U.S. livestock: Supply growth worries extend CME live cattle losses

Chicago | Reuters — Chicago Mercantile Exchange live cattle finished lower for a second consecutive day on Tuesday amid concerns about increased supplies ahead, said traders.

“Everybody keeps talking about this wall of cattle coming. But, feedyards moved a lot of cattle ahead of schedule to avoid lower prices later, which may ultimately create a hole in supplies,” a Plains feedlot manager said.

Futures were undervalued compared to this week’s cash price outlook, which limited market losses and briefly lifted contracts into positive trading territory.

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June live cattle closed down 0.275 cent/lb. at 105.825 cents, and August ended 0.45 cent lower at 104.075 (all figures US$).

On Tuesday a small number of slaughter-ready, or cash, cattle in the U.S. Plains sold for $118/cwt, down from mostly $124 there last week. Other cattle in the state are priced at $126, said feedlot sources.

A week ago, overall cash cattle in the Plains brought $118-$126.50.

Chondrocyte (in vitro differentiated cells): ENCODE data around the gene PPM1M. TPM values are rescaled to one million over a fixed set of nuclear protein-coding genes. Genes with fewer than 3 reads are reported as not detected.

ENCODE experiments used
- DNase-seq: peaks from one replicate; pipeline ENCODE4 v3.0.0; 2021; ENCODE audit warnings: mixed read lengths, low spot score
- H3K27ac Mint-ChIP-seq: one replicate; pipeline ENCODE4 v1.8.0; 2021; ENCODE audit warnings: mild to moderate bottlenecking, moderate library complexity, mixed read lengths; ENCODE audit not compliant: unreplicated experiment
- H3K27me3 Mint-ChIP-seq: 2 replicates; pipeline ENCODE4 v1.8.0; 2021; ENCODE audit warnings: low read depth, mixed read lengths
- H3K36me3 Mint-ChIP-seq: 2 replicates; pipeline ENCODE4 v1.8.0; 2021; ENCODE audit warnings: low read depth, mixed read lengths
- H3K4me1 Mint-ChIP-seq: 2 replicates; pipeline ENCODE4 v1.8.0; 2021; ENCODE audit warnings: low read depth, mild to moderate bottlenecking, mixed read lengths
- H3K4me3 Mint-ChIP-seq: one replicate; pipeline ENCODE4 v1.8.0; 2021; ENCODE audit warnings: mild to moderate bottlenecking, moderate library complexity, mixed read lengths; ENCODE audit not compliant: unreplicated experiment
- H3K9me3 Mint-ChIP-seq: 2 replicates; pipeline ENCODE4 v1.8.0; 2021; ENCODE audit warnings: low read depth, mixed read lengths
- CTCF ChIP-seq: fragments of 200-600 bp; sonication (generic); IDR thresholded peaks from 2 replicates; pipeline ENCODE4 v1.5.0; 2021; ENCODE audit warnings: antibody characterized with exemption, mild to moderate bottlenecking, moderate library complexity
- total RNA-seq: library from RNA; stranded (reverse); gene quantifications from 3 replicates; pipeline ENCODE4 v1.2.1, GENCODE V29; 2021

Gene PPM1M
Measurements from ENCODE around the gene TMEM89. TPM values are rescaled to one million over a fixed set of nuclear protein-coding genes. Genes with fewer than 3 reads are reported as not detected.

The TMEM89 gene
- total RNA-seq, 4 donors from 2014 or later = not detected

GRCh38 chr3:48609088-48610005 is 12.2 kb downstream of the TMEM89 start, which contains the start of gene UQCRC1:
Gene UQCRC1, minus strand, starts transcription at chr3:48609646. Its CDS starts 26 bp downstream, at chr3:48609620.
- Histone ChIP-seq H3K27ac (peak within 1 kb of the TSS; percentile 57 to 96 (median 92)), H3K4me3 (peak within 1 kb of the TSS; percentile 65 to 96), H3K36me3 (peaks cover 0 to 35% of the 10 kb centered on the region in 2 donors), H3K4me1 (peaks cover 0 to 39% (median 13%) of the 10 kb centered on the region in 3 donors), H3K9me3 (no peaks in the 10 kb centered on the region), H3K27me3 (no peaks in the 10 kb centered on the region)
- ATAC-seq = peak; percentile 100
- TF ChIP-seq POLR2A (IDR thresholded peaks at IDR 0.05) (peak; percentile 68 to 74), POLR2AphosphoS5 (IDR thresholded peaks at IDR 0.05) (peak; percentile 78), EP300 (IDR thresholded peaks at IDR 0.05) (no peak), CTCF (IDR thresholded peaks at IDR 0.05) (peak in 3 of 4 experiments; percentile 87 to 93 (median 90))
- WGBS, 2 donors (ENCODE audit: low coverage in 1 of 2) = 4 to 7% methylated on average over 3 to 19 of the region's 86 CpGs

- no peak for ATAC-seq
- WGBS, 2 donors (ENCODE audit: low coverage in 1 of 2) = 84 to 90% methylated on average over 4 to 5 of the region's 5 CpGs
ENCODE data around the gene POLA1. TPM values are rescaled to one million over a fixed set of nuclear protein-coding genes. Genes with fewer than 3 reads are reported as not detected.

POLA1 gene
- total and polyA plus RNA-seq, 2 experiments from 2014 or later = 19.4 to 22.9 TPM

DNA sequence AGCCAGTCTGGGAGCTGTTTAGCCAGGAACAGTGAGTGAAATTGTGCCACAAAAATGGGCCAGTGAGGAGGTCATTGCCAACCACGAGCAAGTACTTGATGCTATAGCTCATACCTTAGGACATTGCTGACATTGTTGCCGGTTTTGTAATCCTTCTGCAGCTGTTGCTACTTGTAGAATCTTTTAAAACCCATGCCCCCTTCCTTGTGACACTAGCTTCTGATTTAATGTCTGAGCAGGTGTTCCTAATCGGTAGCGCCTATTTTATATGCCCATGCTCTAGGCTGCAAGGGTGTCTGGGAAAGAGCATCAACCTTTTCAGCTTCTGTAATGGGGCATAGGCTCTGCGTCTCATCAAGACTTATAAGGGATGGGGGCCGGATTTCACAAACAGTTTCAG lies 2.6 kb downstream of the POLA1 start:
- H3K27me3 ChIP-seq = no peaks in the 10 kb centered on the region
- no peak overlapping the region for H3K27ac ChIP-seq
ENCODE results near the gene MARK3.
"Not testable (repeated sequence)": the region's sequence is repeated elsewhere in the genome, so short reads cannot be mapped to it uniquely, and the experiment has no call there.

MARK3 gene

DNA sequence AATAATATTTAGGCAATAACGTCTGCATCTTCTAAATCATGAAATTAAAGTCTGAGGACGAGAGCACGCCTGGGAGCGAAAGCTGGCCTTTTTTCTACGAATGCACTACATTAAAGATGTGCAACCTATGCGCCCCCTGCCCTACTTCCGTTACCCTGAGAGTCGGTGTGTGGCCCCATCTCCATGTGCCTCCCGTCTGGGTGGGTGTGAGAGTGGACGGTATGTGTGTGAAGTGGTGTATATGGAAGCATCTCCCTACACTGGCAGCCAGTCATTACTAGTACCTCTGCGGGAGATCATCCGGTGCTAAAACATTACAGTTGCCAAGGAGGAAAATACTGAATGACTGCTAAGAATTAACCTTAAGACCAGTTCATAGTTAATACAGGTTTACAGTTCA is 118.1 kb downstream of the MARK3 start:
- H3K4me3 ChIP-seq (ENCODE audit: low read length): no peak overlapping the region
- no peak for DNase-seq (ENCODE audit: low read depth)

Investors await Wednesday’s Fed Cattle Exchange auction of 2,982 animals.

Market bulls look for steady-to-higher cash returns this week given impressive packer margins and rising wholesale beef values at the start of May National Beef Month.

Bearish traders contend that packers might resist paying more for cattle knowing a supply buildup is looming.

A walkout over a pay shift differential at a Cargill beef processing plant partially disrupted production at the Nebraska facility, a company spokesman said on Tuesday.

Lower live cattle futures and technical selling sank CME feeder cattle. The contract drew more pressure from higher corn prices that tends to increase input costs for feedlots.

May closed 2.275 cents/lb. lower at 137.9 cents.

Hogs finish higher

Firmer cash hog and wholesale pork prices lifted CME hog futures, said traders.

A few traders bought hog futures and simultaneously sold live cattle contracts, they said.

May closed up 1.15 cents/lb. at 67.45 cents. Most actively traded June ended up 1.2 cents at 73.9 cents.

Farmers actively planted corn and soybeans which slowed hog supplies in parts of the Midwest, said traders and analysts.

Grocers are advertising pork as warmer spring weather enters parts of the country, stirring interest in cooking outdoors, a trader said.

“The return of more spring-like temperatures across most of the nation should finally kick start the pork demand train especially with Mother’s Day and then Memorial Day fast approaching,” said independent livestock futures trader Dan Norcini.

— Reporting for Reuters by Theopolis Waters in Chicago.

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